Panels can have varying degrees of conceptual or stylistic detail, but their substance matters more. Oftentimes, storyboards are hand-drawn sketches with descriptions or labels. Their visual simplicity is partly because their purpose is to convey important information about the construction and sequencing of shots in a scene.

A good storyboard must efficiently convey precise, intentional information about exactly how specific scenes will be shot or animated to tell the story, the key basic elements in a shot — including character blocking, framing, camera angles and movement, lighting and sound.

Generative AI systems used to develop a storyboard for a film or TV project would be subject to these same demands — namely, the artist or filmmaker’s need for precise control to independently make or refine these kind of creative and logistical decisions shot by shot.

That degree of control isn’t guaranteed with most of today’s generative AI tools, but it’s being built.

At the least, systems such as Lore Machine would demonstrably improve on a storyboarding workflow that only tried to involve other off-the-shelf AI tools. That’s chiefly because it can offer greater consistency and more specific composability of characters, objects, scenes and art style.

With Lore Machine, users are able to select, adapt and retain a specific artistic style consistently throughout. Improvements coming to the software will provide additional control levers for users to easily modify or customize system outputs to match their desired vision for a character, scene, location and even angles and lighting.

By contrast, attempting to create a storyboard with a text-to-image generator like DALL-E 3 would require prompt engineering and sequentially iterating imagery shot by shot, making it impossible to maintain consistency from one output to the next. For that reason, Midjourney earlier this week announced it was testing a new algorithm to allow users to have “consistent characters” across images. 

“Version 1 of the system was very stiff. What I mean by that is you enter your story and your characters, locations and scenes [would be] sort of it’s what you see is what you get,” said Campion. “The feedback we got from the community was we want more control. We [realized] we have to prioritize which parts of the system [will] become composable first. Within a month and a half, you’ll have full regenerative capabilities on your final outputs.”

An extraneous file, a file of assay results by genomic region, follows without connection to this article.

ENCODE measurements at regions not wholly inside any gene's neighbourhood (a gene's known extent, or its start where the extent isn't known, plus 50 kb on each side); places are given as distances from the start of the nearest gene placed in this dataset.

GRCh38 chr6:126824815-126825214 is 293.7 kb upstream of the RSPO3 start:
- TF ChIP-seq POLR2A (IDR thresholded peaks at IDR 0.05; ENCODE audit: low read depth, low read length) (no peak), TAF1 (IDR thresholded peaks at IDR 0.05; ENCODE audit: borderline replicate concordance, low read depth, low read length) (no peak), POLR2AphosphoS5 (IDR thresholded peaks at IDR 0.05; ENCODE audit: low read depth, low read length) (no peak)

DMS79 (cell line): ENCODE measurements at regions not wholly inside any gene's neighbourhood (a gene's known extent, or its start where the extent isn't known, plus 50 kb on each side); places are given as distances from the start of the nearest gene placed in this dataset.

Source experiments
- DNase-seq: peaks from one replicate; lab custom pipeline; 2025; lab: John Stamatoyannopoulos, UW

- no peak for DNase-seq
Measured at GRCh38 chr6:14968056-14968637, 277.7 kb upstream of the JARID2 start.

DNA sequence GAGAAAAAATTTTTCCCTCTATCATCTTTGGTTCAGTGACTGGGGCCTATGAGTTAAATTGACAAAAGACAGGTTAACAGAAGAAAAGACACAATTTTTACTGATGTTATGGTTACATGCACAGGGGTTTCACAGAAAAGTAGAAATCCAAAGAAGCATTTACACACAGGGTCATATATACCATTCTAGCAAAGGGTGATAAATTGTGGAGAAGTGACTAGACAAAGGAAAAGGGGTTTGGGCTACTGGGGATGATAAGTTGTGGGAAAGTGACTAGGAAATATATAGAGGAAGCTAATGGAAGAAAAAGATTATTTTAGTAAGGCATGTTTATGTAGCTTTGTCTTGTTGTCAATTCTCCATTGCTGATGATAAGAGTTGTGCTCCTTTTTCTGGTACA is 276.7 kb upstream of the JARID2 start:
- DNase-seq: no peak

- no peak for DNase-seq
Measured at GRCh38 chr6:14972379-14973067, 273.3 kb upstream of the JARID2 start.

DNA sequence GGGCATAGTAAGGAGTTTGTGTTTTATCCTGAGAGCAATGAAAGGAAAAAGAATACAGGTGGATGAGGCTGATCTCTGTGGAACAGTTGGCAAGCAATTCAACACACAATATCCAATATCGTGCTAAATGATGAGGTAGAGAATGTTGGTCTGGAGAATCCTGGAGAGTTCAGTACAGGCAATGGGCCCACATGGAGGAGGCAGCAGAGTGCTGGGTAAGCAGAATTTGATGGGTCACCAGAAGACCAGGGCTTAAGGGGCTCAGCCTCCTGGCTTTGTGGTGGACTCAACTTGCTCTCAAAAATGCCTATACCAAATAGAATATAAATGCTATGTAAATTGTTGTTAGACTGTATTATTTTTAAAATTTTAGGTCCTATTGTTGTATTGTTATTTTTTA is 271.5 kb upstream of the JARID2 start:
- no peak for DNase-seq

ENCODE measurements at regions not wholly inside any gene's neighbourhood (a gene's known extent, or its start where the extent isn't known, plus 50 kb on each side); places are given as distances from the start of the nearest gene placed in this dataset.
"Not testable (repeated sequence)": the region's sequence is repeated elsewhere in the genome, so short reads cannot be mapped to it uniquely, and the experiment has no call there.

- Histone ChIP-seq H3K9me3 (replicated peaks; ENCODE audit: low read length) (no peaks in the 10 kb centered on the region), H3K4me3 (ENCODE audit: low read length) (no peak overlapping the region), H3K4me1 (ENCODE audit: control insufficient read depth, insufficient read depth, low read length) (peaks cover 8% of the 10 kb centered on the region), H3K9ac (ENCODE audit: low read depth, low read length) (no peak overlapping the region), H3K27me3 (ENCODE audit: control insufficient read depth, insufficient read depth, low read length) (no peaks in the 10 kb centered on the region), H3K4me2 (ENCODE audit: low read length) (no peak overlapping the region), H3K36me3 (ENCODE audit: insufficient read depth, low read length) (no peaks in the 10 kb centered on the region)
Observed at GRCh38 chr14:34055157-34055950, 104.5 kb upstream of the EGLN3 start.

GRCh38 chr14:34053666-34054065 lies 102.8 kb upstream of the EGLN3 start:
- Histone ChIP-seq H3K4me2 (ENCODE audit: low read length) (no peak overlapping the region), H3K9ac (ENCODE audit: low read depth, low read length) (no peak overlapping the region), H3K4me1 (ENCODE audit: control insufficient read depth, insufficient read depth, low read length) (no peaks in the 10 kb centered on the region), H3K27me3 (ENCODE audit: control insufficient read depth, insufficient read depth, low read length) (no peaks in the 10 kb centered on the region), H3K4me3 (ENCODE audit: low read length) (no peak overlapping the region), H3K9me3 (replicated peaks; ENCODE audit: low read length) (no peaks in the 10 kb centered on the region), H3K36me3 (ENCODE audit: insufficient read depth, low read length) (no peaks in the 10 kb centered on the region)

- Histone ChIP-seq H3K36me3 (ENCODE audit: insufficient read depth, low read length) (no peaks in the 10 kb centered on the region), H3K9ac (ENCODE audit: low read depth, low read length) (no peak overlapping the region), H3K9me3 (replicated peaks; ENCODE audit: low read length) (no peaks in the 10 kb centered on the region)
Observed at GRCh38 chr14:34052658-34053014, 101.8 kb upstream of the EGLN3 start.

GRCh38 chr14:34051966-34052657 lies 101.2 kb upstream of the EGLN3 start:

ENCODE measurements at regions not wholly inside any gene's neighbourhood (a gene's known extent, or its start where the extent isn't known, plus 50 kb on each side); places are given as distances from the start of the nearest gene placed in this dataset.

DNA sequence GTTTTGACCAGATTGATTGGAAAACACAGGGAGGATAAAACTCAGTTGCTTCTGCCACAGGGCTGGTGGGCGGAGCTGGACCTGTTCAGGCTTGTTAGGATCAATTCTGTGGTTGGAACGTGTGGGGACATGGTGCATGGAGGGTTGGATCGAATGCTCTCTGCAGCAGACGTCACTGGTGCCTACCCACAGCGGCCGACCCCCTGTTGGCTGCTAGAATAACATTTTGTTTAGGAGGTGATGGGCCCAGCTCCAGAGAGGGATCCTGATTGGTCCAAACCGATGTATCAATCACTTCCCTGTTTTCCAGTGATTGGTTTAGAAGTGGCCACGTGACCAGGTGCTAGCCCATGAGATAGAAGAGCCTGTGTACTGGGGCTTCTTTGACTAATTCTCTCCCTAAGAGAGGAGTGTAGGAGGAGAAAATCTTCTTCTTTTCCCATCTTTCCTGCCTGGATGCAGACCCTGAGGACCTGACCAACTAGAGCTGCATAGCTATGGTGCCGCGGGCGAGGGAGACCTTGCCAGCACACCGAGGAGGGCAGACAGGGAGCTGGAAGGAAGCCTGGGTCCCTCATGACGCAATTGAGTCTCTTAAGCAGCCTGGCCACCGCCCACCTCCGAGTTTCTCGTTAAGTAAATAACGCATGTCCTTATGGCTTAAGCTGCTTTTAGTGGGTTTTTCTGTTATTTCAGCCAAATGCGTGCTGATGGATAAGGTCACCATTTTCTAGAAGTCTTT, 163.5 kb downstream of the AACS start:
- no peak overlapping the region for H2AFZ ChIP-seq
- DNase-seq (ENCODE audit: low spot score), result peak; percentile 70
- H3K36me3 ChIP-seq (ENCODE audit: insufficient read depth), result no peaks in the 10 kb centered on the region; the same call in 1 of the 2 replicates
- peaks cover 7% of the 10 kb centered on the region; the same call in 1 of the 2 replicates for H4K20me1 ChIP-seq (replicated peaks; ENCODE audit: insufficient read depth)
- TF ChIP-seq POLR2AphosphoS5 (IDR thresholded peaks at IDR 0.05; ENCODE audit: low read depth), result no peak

Also, these systems promise significant efficiency gains that could prove useful where speed and volume are a premium, such as creative agencies or studios developing material for client approval.

In a similar vein, Lore Machine suggests opportunities to produce visual adaptations of specific story IP rapidly from one media format to another, such as a screenplay to a comic book or a podcast to a YouTube video.

In one early use case, screenwriter Philip Gelatt (“Love, Death and Robots”) provided Lore Machine with an original script that became the foundation of a manga, where the art was created by fine-tuning a manga image model with original art and sketches developed by Lore Machine’s art department and consented for use by the artists.

We’re still in a moment where previsualization is what these systems can most readily offer, but the final objective is to deliver “full-on production vis,” said Campion.

“Concept art and previs is firmly where we are. But I can see a scenario where within three or four months, we’re in full production vis zone. We’d love to get to the point where Lore Machine is building full-on films that are ready for the silver screen,” she added.

Ultimately, how a system like Lore Machine gets used — whether for rapid storyboards or any number of multimedia adaptations — will be up to the users.

“We’re going to be onboarding tens of thousands of people this week,” Campion said. “We’re watching it like, OK, well, what’s gonna happen here?”